In addition to the big news last week that the U.S. Congress actually got something done with the passage of a $1.1 billion budget, advocates for open access to publicly-funded research received some significant news.
Deep inside the $1.1 trillion Consolidated Appropriations Act for 2014 is a provision that requires federal agencies under the Labor, Health and Human Services, and Education portion of the bill with research budgets of $100 million or more to provide the public with online access to the research that they fund within 12 months of publication in a peer-reviewed journal.
With these changes, the Scholarly Publishing and Academic Resources Coalition (SPARC) -- an advocate for open-access to publicly-funded research -- says that more than $31 billion of the total $60 billion annual U.S. investment in taxpayer-funded research will soon be available to the public for free.
"This is an important step toward making federally funded scientific research available for everyone to use online at no cost," said Heather Joseph, executive director of SPARC, in a press release.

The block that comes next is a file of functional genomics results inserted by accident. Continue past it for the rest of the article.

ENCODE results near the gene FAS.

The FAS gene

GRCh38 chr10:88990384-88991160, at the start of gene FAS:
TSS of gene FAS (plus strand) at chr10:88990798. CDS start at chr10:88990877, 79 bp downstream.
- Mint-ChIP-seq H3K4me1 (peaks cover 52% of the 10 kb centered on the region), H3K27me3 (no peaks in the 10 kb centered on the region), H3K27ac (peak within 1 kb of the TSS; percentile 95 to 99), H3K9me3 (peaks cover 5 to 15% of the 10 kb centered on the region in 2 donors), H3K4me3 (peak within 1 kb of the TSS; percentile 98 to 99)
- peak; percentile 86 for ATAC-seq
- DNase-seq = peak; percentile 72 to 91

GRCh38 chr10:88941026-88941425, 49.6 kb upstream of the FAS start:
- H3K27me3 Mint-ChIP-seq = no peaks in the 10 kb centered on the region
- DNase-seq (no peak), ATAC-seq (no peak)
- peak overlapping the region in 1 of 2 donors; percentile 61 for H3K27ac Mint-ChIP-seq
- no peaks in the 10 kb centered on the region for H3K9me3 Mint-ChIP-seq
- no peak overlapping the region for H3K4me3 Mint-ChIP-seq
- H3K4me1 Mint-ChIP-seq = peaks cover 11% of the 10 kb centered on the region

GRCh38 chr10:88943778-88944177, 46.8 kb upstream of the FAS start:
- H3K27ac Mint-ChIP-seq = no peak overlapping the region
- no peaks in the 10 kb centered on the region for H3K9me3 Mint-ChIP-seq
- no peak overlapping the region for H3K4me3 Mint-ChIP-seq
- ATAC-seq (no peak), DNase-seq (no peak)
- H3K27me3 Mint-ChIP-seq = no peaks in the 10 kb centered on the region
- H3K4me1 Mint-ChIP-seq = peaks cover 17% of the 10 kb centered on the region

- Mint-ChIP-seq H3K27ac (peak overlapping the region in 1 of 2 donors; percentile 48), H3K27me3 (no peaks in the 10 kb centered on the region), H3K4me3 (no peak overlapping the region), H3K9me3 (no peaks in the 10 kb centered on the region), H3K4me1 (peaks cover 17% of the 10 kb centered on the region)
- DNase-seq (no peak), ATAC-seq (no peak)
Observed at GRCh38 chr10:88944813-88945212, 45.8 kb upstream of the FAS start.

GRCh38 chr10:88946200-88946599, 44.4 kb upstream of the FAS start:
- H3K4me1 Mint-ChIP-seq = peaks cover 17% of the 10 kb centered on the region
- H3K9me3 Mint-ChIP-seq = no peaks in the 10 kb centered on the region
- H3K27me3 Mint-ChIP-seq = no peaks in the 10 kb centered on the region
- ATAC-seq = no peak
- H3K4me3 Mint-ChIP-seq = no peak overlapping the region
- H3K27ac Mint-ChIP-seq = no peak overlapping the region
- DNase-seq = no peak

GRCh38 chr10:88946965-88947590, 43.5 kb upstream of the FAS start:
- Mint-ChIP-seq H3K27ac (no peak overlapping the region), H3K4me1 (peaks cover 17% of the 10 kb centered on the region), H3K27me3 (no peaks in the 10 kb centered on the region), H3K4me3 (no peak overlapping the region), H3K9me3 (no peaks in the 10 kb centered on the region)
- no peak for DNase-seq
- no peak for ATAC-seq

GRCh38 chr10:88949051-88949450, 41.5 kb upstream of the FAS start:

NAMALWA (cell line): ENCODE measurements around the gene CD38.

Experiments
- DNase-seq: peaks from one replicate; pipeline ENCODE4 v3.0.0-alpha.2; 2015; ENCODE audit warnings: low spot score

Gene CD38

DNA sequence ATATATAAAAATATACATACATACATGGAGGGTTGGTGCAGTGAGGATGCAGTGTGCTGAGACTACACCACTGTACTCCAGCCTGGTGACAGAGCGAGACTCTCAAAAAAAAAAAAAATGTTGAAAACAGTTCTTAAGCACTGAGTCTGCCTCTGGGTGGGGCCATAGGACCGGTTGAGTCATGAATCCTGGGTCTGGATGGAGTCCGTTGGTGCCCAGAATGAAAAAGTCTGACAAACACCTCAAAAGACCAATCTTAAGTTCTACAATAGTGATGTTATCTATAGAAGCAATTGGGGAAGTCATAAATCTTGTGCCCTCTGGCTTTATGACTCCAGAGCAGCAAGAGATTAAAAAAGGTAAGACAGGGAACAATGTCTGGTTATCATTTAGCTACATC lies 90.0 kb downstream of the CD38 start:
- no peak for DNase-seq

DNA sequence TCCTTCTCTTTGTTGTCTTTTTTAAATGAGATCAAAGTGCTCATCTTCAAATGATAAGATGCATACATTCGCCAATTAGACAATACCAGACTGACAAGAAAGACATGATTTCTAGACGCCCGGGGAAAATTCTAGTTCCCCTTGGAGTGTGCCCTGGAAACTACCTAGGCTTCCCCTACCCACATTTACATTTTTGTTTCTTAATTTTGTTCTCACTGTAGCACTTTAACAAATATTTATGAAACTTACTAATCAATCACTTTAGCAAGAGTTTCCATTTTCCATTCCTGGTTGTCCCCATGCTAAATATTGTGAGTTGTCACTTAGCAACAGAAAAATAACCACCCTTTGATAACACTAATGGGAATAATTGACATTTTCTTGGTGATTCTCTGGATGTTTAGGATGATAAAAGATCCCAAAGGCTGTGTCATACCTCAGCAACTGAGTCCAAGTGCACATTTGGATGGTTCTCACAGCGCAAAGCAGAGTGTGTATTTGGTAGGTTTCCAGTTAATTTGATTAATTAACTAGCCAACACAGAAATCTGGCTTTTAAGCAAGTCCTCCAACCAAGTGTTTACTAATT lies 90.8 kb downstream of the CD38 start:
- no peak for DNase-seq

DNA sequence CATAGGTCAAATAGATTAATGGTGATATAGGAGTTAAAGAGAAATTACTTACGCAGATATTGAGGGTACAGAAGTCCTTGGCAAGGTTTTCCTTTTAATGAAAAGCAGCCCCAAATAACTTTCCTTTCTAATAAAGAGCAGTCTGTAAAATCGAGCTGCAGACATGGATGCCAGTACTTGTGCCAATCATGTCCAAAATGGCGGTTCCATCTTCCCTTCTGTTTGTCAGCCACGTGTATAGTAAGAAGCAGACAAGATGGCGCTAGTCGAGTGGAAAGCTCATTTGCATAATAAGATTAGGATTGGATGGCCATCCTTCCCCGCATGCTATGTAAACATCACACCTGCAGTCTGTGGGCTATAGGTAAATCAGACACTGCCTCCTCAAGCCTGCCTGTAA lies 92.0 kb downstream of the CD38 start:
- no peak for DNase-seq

As a memorandum released by the White House last year -- with similar language used in the latest laws -- argued (pdf): "These policies will accelerate scientific breakthroughs and innovation, promote entrepreneurship, and enhance economic growth and job creation."
But this is not the first U.S. agency to provide open access to its publicly-funded research. In 2008, Congress required the National Institute of Health provide open access to NIH-funded research. At the time, the move was said to be the first open access mandate for a "public funding agency anywhere in the world that was demanded by the national legislature rather than initiated and adopted independently by the agency."
In Europe, the E.U. is now running a pilot program that will also open up data from publicly-funded research.
Still, these open-access initiatives pose a threat to major publishing companies. So even with these latest initiatives, don't expect publishers to give up without a fight.
Photo: Flickr/Amy Loves Yah
This post was originally published on Smartplanet.com